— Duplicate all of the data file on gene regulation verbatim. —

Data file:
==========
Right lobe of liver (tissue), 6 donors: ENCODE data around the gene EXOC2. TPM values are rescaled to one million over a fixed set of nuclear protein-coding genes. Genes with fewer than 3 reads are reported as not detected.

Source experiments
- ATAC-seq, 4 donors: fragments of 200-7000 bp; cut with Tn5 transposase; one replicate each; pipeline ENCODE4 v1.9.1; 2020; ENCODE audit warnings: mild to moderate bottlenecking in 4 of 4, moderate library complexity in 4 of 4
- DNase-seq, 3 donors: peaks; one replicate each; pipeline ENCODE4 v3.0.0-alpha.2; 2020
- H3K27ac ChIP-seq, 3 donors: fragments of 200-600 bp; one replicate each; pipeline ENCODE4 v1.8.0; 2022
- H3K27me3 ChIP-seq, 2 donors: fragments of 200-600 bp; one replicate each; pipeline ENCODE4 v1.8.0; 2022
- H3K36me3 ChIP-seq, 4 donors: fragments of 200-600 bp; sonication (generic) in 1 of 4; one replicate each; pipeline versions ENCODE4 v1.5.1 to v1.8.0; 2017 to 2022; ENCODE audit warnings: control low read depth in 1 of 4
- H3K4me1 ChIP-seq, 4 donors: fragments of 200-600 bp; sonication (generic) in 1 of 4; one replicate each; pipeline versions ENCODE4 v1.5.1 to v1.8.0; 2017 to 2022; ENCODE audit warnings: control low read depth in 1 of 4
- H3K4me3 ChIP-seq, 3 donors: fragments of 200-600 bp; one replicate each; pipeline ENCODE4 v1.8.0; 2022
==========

Right lobe of liver (tissue), 6 donors: ENCODE data around the gene EXOC2. TPM values are rescaled to one million over a fixed set of nuclear protein-coding genes. Genes with fewer than 3 reads are reported as not detected.

Source experiments
- ATAC-seq, 4 donors: fragments of 200-7000 bp; cut with Tn5 transposase; one replicate each; pipeline ENCODE4 v1.9.1; 2020; ENCODE audit warnings: mild to moderate bottlenecking in 4 of 4, moderate library complexity in 4 of 4
- DNase-seq, 3 donors: peaks; one replicate each; pipeline ENCODE4 v3.0.0-alpha.2; 2020
- H3K27ac ChIP-seq, 3 donors: fragments of 200-600 bp; one replicate each; pipeline ENCODE4 v1.8.0; 2022
- H3K27me3 ChIP-seq, 2 donors: fragments of 200-600 bp; one replicate each; pipeline ENCODE4 v1.8.0; 2022
- H3K36me3 ChIP-seq, 4 donors: fragments of 200-600 bp; sonication (generic) in 1 of 4; one replicate each; pipeline versions ENCODE4 v1.5.1 to v1.8.0; 2017 to 2022; ENCODE audit warnings: control low read depth in 1 of 4
- H3K4me1 ChIP-seq, 4 donors: fragments of 200-600 bp; sonication (generic) in 1 of 4; one replicate each; pipeline versions ENCODE4 v1.5.1 to v1.8.0; 2017 to 2022; ENCODE audit warnings: control low read depth in 1 of 4
- H3K4me3 ChIP-seq, 3 donors: fragments of 200-600 bp; one replicate each; pipeline ENCODE4 v1.8.0; 2022